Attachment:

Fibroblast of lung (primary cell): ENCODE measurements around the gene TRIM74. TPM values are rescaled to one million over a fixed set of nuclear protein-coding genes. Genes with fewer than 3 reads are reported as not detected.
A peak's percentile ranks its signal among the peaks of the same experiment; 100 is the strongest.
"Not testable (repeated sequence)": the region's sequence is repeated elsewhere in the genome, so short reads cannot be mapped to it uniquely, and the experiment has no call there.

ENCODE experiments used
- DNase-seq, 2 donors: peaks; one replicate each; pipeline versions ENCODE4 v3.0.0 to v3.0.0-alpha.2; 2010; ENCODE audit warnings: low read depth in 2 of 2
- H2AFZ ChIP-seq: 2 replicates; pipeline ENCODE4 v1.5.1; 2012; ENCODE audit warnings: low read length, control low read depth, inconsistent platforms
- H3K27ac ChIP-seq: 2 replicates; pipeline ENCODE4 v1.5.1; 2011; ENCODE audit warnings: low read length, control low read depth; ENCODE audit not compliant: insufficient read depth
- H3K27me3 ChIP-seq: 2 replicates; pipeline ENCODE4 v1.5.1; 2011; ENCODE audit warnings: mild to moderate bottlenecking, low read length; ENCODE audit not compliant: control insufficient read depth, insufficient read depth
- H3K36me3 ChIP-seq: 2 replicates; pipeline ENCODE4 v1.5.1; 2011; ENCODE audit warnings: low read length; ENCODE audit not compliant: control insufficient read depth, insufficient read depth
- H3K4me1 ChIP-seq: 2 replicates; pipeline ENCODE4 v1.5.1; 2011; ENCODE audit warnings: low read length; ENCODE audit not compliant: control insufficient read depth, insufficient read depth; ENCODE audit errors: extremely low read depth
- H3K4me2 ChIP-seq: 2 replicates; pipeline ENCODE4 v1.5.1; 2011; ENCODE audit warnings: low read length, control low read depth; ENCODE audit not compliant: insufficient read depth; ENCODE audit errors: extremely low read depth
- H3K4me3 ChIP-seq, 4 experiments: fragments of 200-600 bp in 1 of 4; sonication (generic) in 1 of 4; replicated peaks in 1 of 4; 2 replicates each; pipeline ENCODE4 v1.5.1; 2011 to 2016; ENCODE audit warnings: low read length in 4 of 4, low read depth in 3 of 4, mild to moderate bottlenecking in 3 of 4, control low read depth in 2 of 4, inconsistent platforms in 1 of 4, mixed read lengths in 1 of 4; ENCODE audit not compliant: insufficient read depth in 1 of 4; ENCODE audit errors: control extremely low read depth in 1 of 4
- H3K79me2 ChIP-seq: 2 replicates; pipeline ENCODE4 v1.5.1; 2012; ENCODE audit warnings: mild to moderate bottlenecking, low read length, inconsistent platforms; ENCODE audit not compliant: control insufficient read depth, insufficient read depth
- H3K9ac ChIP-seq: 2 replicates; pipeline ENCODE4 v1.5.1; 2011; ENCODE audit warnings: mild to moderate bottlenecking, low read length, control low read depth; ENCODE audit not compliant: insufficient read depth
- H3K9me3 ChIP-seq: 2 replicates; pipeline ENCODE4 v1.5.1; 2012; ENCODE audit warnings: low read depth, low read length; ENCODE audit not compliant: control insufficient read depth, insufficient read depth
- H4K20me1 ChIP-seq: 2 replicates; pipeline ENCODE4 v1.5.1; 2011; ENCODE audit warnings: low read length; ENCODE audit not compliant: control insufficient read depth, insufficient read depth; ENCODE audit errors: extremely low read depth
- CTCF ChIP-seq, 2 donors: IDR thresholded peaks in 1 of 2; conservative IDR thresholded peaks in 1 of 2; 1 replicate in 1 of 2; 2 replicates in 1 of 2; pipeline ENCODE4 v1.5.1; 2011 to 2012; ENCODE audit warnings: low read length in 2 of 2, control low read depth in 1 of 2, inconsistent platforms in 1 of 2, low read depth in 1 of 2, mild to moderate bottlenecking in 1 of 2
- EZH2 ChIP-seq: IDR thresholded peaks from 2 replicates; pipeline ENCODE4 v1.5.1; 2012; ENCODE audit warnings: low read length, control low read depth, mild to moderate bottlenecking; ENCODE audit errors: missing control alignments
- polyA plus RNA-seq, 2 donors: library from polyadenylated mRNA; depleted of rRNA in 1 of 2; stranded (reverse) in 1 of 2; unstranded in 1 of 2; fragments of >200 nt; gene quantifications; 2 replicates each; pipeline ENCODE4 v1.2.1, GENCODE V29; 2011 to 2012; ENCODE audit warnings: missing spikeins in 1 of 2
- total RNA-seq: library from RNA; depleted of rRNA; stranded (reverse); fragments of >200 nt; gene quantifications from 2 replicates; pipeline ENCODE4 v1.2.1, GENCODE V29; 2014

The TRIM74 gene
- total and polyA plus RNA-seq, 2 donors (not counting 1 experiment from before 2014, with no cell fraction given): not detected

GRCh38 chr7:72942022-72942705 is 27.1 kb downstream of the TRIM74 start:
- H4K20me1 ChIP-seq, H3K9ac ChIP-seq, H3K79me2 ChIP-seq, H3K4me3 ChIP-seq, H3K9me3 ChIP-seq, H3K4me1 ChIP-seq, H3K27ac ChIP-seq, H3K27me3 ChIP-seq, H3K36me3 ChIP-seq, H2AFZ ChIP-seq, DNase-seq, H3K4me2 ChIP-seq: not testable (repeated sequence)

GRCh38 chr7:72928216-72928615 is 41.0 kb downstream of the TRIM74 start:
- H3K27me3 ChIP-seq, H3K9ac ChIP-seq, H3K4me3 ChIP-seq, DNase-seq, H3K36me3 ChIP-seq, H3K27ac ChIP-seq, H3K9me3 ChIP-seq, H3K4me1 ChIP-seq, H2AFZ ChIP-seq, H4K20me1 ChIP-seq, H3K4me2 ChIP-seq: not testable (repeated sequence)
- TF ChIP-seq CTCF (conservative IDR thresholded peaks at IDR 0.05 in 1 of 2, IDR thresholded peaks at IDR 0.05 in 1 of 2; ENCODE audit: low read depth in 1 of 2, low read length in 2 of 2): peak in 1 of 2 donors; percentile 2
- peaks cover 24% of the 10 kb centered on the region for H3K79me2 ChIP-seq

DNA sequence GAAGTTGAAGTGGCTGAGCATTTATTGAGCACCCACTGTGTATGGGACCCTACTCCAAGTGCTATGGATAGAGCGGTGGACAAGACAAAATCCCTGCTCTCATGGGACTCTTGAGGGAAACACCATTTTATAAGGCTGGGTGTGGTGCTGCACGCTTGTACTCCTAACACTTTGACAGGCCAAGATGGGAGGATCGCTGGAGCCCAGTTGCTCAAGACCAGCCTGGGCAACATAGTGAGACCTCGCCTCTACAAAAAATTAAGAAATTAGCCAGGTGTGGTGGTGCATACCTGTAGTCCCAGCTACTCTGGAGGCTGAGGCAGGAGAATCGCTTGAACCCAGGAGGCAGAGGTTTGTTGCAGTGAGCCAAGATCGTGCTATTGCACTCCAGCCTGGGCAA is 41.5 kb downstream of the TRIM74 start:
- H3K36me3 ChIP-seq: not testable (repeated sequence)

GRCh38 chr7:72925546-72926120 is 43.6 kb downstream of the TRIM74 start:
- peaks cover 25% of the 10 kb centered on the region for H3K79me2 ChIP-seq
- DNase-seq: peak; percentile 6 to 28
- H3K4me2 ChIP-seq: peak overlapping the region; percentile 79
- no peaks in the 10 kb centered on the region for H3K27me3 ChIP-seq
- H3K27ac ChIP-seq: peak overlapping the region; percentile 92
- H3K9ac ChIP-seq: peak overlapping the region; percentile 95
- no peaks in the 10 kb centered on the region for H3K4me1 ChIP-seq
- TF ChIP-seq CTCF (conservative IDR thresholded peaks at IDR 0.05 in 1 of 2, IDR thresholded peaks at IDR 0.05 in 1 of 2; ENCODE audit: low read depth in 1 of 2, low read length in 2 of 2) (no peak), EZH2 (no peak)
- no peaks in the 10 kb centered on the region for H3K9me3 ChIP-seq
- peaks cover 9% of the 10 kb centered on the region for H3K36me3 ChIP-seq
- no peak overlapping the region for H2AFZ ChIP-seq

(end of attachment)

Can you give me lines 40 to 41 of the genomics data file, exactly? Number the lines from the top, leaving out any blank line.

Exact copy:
- no peaks in the 10 kb centered on the region for H3K9me3 ChIP-seq
- peaks cover 9% of the 10 kb centered on the region for H3K36me3 ChIP-seq